Reviews

Publishers Weekly
(c) Copyright PWxyz, LLC. All rights reserved

Impudent, headstrong, and "a liar and a thief," 12-year-old Will Sparrow is also a hero to remember in this rousing story from Newbery Medalist Cushman (The Midwife's Apprentice), set in Elizabethan England. Abandoned by his mother and sold by his alcoholic father to an abusive innkeeper in exchange for unlimited ale, Will soon winds up on the dangerous open road. Will tries to outsmart a stellar cast of thieves, tricksters, and con artists-underestimating all of them and getting taken advantage of repeatedly. He eventually finds a place on the circuit of fairs with Master Tidball and his caravan of "oddities and prodigies," which includes "the world's smartest pig" and a whiskered woman billed as half-cat ("It seemed to Will that Master Tidball made a good living for someone who did nothing but watch others work. Will himself could do that, he thought"). Offering action, humor, and heart in equal doses, Cushman's story is, at its core, about creating and claiming a family of one's own. Readers will be ready to follow Will anywhere from the very first page. Ages 10-14. Agent: Elizabeth Harding, Curtis Brown. (Nov.) (c) Copyright PWxyz, LLC. All rights reserved.


Book list
From Booklist, Copyright © American Library Association. Used with permission.

Meet young Will Sparrow, whose father has sold him to an innkeeper for a daily supply of ale. Introduced as a liar and a thief, Will flees from the inn and takes to the road, where he steals food, occasionally earns a coin, and meets a variety of colorful people who travel from fair to fair. While working for a malicious man who charges people to visit his collection of oddities and wonders (a unicorn skull, a mermaid in a jar, a live monster), Will befriends Grace, a girl billed as a monster because of the silky hair on her face, and her protector, a dwarfish little man with a fierce demeanor. Set in Elizabethan England, the novel is built upon Cushman's thorough research and solid understanding of the period. An author's note is appended. Though the story loses steam in the end, many readers will find Will's journey compelling along the way, as he learns that things (and people) are not always what they seem. HIGH-DEMAND BACKSTORY: Cushman's historical novels are always in demand, especially among teachers, who find them a popular teaching tool.--Phelan, Carolyn Copyright 2010 Booklist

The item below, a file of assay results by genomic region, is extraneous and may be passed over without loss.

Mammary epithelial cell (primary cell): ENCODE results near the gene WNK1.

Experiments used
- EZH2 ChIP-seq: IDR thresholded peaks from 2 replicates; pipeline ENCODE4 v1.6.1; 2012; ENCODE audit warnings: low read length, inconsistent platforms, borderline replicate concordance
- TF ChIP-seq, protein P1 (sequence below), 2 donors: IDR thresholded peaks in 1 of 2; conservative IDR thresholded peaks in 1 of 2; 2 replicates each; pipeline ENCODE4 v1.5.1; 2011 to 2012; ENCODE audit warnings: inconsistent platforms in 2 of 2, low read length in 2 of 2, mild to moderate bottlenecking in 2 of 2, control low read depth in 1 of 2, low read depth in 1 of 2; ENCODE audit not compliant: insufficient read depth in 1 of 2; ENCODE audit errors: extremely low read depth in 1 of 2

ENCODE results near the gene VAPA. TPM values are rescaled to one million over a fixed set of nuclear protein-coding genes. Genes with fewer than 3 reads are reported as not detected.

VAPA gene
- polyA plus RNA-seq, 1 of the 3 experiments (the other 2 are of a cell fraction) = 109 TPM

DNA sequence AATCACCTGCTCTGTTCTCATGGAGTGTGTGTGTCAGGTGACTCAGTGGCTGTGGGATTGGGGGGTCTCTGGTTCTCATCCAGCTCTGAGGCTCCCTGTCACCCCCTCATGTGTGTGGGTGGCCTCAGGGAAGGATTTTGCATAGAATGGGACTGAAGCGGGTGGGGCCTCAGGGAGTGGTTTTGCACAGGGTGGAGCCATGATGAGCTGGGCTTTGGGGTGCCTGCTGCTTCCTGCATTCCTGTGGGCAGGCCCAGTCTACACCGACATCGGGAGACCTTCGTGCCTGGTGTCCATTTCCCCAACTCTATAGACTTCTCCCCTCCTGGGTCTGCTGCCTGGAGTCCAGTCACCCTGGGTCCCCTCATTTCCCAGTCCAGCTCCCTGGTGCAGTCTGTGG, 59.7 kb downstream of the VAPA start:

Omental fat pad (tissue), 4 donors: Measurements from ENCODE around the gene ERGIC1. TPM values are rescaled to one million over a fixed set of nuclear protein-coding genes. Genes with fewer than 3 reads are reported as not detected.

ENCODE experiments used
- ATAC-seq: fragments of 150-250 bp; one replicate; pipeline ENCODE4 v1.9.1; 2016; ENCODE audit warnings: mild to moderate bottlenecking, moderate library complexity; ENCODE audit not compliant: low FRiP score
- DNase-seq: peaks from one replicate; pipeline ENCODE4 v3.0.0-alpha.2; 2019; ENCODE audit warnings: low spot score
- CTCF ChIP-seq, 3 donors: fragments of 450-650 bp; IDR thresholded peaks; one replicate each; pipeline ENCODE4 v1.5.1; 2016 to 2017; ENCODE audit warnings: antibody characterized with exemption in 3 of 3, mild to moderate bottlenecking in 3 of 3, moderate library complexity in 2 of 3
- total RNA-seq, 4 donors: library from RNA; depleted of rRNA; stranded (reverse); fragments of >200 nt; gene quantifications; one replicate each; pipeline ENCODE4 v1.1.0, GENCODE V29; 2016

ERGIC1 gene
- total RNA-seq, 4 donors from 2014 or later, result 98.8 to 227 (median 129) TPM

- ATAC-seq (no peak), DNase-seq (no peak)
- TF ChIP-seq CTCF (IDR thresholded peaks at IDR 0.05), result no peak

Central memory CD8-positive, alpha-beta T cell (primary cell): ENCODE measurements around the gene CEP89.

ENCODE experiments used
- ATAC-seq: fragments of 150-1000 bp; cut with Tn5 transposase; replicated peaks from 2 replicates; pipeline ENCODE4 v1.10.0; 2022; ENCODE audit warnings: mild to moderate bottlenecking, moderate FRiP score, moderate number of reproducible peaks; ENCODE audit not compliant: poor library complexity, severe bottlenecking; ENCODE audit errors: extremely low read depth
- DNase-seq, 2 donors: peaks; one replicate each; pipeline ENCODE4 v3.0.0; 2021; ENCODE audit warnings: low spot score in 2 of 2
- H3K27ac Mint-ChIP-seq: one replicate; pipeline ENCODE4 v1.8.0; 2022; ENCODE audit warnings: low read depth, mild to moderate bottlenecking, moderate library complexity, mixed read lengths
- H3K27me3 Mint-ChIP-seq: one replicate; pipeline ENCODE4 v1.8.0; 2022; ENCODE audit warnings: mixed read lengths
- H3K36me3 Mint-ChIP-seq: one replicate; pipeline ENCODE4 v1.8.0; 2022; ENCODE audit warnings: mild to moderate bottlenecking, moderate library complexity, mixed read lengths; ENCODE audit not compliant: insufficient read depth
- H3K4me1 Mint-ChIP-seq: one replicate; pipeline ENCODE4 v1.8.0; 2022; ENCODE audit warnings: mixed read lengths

School Library Journal
(c) Copyright 2010. Library Journals LLC, a wholly owned subsidiary of Media Source, Inc. No redistribution permitted.

Gr 5-8-"I care for no one but myself and nothing but my belly." Somewhere in England in the year 1599, this is the philosophy of 13-year-old Will Sparrow, abandoned by his mother, sold to an innkeeper by his father in exchange for unlimited ale, and on the run from his grim prospects as a chimney sweep. He is barefoot and hungry, and his naivete and desperation make him a repeated target for ruthless folks along the way. When he hires on with an oddity show, traveling from fair to fair, Will thinks he's found a benefactor in its owner, Thomas Tidball, only to discover that things are not always as they seem. It may just be that the disagreeable dwarf, Lancelot Fitzgeoffrey, and the "creature" Greymalkin, a girl with the head of a cat, provide the care and friendship he seeks. Vivid description brings the period and setting to life, and colorful characters flesh out the simple plotline. Fascinating, sometimes seemingly preposterous, details are solidly corroborated in the informative author's note that reflects Cushman's extensive research. As she did in Catherine Called Birdy (1994) and The Midwife's Apprentice (1995, both Clarion), the author has skillfully evoked a period far outside readers' experience to tell a good and accessible story.-Marie Orlando, formerly at Suffolk Cooperative Library System, Bellport, NY (c) Copyright 2012. Library Journals LLC, a wholly owned subsidiary of Media Source, Inc. No redistribution permitted.